Gourds have been used in Peru for at least 4,500 years centuries for utilitarian and decorative purposes. Artist Tito Medina and his workshop of carvers use a uniquely Peruvian style to tell stories great and small about their culture and their everyday lives…in gourd form.
Known locally as mate, gourds are grown and dried in coastal regions where water is plentiful. Many centuries old trade routes along which raw gourds traveled country are still intact today. Many rural homes still use gourds to drink home brewed corn liquor – chichi – or to store quinoa and rice.
The motifs carved into gourds show us significant community events, and even give a window into the private lives of the carvers’ families. Pastoral scenes illustrate the chores of daily life – farming, cooking, weaving, and hunting. Religious ceremonies – weddings, funerals, and feasts – are also depicted. Carefully rendered plants and animals give us a catalog of the living things surrounding the carvers. When viewed together, these gourd form an important historical document, with every aspect of life and death shown in great detail.
The sgraffito technique which transforms humble vegetables into storytelling documents has changed very little across millennia of gourd carving. Once dried and washed, the artisan uses an awl shaped from a nail to scratch through the hard outer surface of the gourd creating the pattern. Then liquid chalk or ash is used to fill in the carved surface and illuminate the design. Sometimes artisans use hot metal to heat-engrave shadows. Recently, modern dyes capable of penetrating the hard surface of the gourd have been added to increase the range of colors and appeal to modern buyers.
While the gourds have a utilitarian history, there are several artisans who have taken the traditional carving to a new level. The central plateau communities of Huancayo and Ayacucho have become home to some of the most accomplished carvers in the region, and Tito Medina is one of the best.
Tito’s family has been carving gourds for more than four generations. His ancestors made mostly utilitarian goods, and were known for their quality craftsmanship. But Tito’s parents started developing a more decorative outlook in the Seventies and Eighties, just as six-year old Tito came into the business to work alongside his family. At this time, characters and images on the gourds became smaller and more detailed: more complex stories and completely carved surfaces clearly showed off an artisan’s carving and storytelling skills.
When Tito started working independently, he incorporated more carving and a more contemporary design aesthetic, advancing the art form and creating a place for himself among the small cadre of artisans forging a modern market for an ancient tradition.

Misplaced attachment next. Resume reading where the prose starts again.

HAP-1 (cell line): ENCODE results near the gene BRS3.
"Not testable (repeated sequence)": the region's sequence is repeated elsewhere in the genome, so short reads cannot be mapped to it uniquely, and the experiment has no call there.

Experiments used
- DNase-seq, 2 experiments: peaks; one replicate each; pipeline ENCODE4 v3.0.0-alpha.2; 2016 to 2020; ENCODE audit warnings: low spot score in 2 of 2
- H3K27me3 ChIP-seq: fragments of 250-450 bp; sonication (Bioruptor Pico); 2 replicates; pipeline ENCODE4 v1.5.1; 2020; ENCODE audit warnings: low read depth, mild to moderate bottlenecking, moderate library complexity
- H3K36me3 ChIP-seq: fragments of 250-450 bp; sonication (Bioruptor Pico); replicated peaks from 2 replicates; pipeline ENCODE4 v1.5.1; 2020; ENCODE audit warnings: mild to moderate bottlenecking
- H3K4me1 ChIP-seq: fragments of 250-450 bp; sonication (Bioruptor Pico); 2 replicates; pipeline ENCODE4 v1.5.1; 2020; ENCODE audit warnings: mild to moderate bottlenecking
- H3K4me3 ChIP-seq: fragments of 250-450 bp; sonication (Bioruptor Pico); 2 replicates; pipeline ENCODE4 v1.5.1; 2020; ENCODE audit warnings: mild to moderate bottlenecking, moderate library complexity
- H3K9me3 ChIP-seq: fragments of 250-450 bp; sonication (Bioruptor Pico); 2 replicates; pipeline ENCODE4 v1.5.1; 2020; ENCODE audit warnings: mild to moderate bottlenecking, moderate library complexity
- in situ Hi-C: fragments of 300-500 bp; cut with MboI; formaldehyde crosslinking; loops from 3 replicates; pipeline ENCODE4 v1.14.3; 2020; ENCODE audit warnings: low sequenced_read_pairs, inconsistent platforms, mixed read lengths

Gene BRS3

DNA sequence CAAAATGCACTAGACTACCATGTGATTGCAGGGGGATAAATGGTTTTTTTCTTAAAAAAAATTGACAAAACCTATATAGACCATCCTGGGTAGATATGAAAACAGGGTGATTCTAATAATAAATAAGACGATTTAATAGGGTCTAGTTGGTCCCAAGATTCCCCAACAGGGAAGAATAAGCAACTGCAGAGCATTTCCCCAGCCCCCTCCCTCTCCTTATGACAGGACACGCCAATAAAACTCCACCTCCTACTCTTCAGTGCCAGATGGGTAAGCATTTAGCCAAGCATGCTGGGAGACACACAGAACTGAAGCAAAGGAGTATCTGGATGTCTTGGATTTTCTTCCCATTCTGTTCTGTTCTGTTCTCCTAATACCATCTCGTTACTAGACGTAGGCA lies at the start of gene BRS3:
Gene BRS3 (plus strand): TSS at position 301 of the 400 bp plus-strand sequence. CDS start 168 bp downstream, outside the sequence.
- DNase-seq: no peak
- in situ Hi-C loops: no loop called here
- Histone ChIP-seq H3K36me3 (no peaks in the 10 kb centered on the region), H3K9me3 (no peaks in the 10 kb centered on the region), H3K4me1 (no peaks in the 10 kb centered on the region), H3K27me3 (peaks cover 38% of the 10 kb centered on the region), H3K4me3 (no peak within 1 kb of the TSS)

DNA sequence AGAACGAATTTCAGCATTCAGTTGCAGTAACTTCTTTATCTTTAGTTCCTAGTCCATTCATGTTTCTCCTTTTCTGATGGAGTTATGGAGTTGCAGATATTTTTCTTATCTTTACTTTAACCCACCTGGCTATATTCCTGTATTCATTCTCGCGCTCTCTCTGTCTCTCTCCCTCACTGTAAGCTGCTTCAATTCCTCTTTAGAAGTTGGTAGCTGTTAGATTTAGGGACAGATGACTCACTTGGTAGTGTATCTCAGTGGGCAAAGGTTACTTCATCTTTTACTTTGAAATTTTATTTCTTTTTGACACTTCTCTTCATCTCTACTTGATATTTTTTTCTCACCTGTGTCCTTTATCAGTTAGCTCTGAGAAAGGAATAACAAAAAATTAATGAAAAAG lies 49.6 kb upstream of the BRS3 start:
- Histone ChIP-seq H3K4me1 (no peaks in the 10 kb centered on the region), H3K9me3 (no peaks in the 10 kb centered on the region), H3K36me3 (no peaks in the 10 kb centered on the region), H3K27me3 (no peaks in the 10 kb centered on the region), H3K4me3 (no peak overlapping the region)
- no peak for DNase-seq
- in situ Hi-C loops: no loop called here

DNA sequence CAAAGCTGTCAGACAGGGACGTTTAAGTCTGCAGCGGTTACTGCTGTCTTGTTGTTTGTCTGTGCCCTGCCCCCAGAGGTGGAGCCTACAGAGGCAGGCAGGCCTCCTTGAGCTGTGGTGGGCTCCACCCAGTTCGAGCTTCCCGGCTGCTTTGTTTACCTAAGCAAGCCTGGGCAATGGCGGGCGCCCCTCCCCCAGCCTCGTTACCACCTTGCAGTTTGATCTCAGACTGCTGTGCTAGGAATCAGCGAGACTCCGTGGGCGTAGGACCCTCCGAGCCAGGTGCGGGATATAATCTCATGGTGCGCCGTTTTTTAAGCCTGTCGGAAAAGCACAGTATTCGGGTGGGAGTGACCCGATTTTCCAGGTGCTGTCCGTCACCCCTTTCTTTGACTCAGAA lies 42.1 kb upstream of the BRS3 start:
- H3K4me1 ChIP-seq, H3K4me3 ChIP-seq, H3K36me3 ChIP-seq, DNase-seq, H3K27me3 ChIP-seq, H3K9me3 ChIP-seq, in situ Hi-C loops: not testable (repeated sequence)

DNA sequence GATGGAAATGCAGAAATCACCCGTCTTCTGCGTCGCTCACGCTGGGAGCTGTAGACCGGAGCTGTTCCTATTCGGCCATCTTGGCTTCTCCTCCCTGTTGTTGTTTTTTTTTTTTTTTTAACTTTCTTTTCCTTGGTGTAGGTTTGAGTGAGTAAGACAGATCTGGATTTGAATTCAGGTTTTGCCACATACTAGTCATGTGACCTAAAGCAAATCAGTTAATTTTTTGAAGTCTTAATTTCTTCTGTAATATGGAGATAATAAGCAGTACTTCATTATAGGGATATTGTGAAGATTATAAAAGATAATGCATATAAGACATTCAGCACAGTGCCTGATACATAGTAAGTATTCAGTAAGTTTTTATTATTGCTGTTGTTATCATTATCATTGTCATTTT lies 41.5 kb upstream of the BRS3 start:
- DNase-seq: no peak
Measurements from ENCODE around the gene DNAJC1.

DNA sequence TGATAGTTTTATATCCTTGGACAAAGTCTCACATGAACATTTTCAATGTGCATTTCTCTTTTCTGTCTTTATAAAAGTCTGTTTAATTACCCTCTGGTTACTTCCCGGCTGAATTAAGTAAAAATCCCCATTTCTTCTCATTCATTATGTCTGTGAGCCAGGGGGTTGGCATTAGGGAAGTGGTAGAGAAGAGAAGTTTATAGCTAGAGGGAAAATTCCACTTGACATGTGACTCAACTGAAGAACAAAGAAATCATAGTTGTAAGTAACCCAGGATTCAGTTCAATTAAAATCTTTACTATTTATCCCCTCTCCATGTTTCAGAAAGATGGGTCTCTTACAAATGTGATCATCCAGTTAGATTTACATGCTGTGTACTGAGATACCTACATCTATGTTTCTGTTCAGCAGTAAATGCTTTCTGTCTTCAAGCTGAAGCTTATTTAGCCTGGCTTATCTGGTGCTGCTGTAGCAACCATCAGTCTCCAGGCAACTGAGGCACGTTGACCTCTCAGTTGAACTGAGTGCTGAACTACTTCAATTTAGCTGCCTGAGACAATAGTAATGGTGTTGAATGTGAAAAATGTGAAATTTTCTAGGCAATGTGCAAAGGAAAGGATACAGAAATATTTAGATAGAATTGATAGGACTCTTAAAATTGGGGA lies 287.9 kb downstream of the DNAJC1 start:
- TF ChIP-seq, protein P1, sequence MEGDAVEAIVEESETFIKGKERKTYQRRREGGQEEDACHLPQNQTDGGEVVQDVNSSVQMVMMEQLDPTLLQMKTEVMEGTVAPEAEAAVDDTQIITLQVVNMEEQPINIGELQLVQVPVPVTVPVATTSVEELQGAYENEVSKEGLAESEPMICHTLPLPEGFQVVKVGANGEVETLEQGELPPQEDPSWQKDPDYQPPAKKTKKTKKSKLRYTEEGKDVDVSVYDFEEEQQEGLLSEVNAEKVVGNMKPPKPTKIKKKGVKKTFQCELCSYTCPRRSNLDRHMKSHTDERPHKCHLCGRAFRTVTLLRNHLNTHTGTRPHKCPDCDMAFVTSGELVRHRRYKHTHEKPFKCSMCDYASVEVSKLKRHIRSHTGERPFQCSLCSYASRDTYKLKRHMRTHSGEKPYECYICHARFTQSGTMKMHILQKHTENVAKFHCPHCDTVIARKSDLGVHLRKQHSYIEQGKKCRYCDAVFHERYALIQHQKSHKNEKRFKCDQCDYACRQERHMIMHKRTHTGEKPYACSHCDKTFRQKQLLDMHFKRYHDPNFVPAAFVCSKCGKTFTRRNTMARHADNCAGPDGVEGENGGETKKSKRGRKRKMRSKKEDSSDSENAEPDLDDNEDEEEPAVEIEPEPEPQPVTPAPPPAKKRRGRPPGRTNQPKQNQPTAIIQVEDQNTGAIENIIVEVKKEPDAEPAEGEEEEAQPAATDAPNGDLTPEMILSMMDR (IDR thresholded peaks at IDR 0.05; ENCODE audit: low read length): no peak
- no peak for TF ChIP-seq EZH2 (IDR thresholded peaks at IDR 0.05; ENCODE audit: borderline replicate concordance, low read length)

Tito has pioneered the use of mixed materials, adding silver accents to his pieces beginning in the early 2000’s. This has helped to elevate the perceived value of his gourds. He has also added contemporary geometric patterns to his pieces, and sometimes pierces through the gourd to offer a glimpse into its unfinished interior.
The Medina taller (workshop) in Huancayo employs 12 to 15 artisans. Under the Tito’s direction his craftsmen learn the Medina family’s techniques to produce thousands of pieces each month for customers around the world, mostly exported to boutique stores in the United States and Europe. The taller’s export work consists mostly of ornaments and figurines created from the smallest gourds. The shop also produces numerous small boxes and miniature nacimientos (Nativity scenes) with the holy family housed in a stable formed by an open gourd. This relatively high-volume production work allows the public at large to have a piece of ancient art in their homes.
But Tito’s personal passion is his collector’s line. Some of his larger works, measuring two dozen centimeters in circumference, take months to create, and he is only able to make several dozen pieces in a given year. Demand for his work is high, with pieces ranging in price from several hundred to several thousand dollars. Tito designs his collectible work with an eye to preserving the craft’s ancient forms. Celebrations, pastoral life and the events of the everyday life are his muses. Each scene is rendered with hundreds of precisely detailed individual miniature portraits floating across its surface. With such limited production, most pieces are sold directly to visitors to Tito’s shop on Petit Thours in Lima, or at his taller in Huancayo.
Tito’s children are still young, but he is hopeful they will join him in learning the family business, and that their influence will continue to advance the art form in the coming years.